PropertyRover.com, a real estate technology company that launched in the New York market in 2000, has cracked open its collection of for-sale property and rental information to the public.

The free public version of the property listings information is an idea the company’s founders had been toying with for some time, and the launch of other property search sites prompted them to action.

“We’ve been working directly with the brokerage community,” said Michael Sokolow, cofounder of PropertyRover.

PropertyRover.com, a real estate technology company that launched in the New York market in 2000, has cracked open its collection of for-sale property and rental information to the public.

The free public version of the property listings information is an idea the company’s founders had been toying with for some time, and the launch of other property search sites prompted them to action.

“We’ve been working directly with the brokerage community,” said Michael Sokolow, cofounder of PropertyRover. Laurence Ross is the company’s other founder.

The company first launched as a way to connect New York City real estate professionals. There was no multiple listing service operating in the area at that time, Sokolow said. “We are totally brokerage-friendly. We don’t look to share commissions.”

PropertyRover has provided daily e-mail lists to its subscribers of new property listings, and subscribers also can receive a list of open houses in the New York City area. The company has concentrated on the Manhattan and Brooklyn boroughs of the city, with plans to expand into the rest of the city this year.

The public site, which launched Feb. 1 and as of Feb. 10 featured about 8,765 for-sale listings and about 34,260 rental listings, allows users to search by neighborhood, price, number of bedrooms and type of property (condo, co-op, condop, townhouse or loft). A condop, according to Wordspy.com, is a cooperative incorporated within a condominium building, or a co-op that is run with little or no oversight from a board, much like a condo.

The property descriptions are brief, and users can click on links to view more information at the source Web site. The site carries listings for such big-name brokerages as Brown Harris Stevens, Corcoran, and Douglas Elliman.

“It was always our intention to go to a public site. We always thought this made sense for the public,” Sokolow said. The arrival of other real estate search sites in the New York area did “push our plans to the forefront,” he added.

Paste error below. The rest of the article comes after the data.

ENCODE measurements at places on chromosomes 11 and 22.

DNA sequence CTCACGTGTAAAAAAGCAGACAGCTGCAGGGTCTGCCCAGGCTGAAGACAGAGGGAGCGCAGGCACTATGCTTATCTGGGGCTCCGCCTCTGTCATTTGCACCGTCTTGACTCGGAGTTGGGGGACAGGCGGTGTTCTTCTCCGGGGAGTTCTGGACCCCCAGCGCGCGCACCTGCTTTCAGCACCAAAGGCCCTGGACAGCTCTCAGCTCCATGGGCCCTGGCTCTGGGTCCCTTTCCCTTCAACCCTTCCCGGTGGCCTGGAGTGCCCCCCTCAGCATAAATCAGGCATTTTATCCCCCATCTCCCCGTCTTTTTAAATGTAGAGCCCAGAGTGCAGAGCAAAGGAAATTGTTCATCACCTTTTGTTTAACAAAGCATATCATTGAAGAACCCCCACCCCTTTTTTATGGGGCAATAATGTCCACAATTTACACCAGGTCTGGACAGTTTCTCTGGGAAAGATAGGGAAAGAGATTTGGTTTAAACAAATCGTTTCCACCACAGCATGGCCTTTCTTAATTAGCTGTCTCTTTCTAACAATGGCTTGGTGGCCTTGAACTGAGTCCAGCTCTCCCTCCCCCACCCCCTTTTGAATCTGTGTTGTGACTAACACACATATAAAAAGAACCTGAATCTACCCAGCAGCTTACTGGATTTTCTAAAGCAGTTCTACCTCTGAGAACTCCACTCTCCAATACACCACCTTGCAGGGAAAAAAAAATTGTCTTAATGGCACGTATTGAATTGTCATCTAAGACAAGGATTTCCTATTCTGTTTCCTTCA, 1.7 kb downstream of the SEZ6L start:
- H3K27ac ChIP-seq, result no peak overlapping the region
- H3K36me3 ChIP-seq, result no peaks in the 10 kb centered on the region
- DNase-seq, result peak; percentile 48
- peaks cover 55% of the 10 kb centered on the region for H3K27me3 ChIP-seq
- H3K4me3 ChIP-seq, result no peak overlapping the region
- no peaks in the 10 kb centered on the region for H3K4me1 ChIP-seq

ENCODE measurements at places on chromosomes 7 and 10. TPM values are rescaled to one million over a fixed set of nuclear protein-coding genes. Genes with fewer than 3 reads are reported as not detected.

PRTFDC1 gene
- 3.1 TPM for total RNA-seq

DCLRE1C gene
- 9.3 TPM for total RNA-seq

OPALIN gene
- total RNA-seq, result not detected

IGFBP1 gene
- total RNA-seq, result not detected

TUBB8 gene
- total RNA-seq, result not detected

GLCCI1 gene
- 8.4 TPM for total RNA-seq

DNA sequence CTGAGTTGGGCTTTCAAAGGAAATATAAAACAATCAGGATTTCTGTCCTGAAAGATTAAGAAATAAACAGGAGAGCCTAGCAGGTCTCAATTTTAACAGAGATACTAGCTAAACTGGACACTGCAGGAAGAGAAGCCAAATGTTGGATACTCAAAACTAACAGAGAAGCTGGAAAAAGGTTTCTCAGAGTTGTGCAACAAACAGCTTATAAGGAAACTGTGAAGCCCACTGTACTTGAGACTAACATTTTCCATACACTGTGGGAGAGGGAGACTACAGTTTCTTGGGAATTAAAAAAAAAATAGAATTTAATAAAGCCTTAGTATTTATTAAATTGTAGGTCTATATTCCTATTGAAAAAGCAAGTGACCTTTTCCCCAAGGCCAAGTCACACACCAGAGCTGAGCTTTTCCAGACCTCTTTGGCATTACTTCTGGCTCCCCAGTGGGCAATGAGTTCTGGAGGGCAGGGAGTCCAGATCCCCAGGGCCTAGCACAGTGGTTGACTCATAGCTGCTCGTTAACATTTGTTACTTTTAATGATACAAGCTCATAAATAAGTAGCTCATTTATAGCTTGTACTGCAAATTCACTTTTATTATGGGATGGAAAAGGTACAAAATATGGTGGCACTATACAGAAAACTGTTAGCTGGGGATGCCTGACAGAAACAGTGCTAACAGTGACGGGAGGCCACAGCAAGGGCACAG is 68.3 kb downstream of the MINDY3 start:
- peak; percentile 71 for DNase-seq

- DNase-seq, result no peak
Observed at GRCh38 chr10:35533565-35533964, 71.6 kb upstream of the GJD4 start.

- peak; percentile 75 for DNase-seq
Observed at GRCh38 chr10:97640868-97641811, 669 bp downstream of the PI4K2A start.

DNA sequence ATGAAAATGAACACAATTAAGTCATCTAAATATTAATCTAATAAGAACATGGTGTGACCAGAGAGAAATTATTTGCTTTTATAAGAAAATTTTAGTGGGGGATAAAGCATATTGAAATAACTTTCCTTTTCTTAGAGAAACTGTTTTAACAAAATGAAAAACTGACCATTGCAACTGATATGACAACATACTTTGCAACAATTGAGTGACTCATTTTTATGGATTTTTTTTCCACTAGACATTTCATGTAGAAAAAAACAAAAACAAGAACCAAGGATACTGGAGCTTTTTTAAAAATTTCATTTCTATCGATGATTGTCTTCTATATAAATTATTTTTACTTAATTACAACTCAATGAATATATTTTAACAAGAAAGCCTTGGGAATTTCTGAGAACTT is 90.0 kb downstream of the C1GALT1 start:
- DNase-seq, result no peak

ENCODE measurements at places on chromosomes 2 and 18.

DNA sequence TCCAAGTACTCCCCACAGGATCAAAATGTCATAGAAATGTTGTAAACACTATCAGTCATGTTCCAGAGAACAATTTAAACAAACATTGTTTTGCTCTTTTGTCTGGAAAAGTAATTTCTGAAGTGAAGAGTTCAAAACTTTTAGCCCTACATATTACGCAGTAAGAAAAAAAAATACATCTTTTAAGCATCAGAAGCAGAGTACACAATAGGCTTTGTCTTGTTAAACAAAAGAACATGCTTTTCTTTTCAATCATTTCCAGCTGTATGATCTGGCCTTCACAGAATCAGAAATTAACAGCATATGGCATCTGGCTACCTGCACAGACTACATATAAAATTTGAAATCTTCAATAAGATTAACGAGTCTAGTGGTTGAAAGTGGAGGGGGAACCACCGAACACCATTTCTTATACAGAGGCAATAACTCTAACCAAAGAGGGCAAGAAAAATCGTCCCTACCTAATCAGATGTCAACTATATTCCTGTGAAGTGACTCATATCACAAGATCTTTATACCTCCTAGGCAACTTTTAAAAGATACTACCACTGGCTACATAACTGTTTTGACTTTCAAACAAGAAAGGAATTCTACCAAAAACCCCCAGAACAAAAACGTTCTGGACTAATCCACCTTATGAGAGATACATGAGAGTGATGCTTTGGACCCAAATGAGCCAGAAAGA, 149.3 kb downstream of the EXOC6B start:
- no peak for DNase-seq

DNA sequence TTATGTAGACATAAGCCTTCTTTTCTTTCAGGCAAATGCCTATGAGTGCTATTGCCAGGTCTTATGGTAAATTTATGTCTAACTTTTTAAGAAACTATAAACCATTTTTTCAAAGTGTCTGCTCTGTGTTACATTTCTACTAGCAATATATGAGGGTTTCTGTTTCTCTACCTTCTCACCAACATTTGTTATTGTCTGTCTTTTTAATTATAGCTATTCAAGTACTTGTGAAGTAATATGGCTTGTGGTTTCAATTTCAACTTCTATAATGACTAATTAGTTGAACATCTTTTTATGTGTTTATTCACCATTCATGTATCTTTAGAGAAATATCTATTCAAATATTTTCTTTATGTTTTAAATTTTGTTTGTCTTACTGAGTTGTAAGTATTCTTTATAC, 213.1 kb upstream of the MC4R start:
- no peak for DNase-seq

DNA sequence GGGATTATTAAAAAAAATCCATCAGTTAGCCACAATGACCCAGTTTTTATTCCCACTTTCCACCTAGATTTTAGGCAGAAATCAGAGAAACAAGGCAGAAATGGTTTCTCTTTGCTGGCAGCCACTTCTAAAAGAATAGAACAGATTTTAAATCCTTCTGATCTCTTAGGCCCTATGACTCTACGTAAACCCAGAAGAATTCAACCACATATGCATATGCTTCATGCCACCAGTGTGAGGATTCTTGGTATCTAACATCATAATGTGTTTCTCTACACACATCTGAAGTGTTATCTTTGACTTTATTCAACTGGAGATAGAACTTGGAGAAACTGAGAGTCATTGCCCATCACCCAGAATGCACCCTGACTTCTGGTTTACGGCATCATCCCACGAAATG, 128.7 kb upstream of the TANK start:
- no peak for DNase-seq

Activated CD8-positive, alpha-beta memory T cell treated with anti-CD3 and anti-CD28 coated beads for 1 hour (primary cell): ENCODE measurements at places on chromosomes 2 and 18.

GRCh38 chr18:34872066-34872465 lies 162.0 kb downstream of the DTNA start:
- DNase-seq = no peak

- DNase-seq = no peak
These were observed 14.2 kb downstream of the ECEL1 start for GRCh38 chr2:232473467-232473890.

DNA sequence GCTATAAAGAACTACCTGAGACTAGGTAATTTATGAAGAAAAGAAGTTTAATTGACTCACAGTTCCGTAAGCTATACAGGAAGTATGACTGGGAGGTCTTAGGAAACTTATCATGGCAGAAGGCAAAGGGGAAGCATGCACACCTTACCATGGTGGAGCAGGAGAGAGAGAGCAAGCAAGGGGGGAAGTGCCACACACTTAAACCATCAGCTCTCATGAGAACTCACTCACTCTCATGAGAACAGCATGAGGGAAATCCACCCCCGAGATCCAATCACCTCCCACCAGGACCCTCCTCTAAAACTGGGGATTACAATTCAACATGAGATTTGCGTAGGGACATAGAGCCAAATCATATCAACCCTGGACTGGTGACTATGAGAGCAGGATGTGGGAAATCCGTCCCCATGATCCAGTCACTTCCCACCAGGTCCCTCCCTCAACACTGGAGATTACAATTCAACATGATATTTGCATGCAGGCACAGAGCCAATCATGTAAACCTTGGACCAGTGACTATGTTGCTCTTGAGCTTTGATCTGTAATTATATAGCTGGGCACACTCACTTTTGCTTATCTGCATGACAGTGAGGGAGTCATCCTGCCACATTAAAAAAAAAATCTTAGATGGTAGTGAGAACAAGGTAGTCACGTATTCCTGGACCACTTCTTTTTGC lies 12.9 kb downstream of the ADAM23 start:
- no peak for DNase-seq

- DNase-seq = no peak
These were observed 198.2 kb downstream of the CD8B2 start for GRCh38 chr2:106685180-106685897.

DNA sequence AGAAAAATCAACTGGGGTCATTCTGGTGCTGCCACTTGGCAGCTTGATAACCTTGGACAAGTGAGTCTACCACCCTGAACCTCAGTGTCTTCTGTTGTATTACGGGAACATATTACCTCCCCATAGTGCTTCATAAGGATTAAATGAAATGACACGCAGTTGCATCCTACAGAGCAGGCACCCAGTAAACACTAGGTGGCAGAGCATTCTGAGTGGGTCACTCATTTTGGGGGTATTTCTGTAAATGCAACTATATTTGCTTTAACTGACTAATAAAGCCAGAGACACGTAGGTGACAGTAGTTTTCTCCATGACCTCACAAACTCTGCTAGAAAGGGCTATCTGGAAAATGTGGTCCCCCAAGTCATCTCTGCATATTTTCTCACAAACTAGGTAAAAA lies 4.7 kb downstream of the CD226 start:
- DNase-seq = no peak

It’s hard to say which of the new companies are competitors because there has been so much activity in the online real estate space, Sokolow said. “We’ve been around here all along and now everyone is kind of moving into our space.” Even in PropertyRover’s short history, several companies have “made a big splash and now they’re not around. Nobody knows how the story’s going to end,” he said.

“We’re New Yorkers. We get this. Every market has its peculiarities,” Sokolow added. PropertyRover staff groom their collection of property listings to ensure it is current and accurate, he said. “There is a lot of human maintenance that goes into it. It’s what we feel is one of our value-adds … a competitive edge.”

StreetEasy.comTrulia.com, PropertyShark.com, CityCribs.com, Propsmart.com and RadCribs.com are among the real estate search sites that offer New York City real estate information, and several of the sites focus specifically on property listings.

The PropertyRover public site will likely feature advertising as it evolves, Sokolow said, and the company will continue to maintain its separate subscription model for its industry clients.

A hot real estate market and a rising acceptance of technology are likely factors in the rise of the real estate sites, he said. The local real estate industry seems to be warming up to a greater sharing of property listings online. “It’s not about hording the listings, it’s about servicing your clients,” Sokolow said. The technology won’t replace brokers, though, he said. “People begin their search on the Internet. They don’t end it there.”

PropertyRover uses automated processes to gather real estate information, and brokerage firms can choose to withhold their listings from the public site. “Most of the people we’ve spoken to we’ve gotten their permission. They have no problem with it. Since a lot of firms are already our clients they know what we’re doing and are more than happy to let us do it,” he said.

While PropertyRover has been known to brokers in the New York City real estate market for several years, the company now faces the challenge of marketing itself to a broad public audience. Sokolow said the company has been in talks with the Brownstoner.com blog site about hosting its property listings there to drive up traffic and revenue for both sites.

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Send tips or a Letter to the Editor to glenn@inman.com or call (510) 658-9252, ext. 137.

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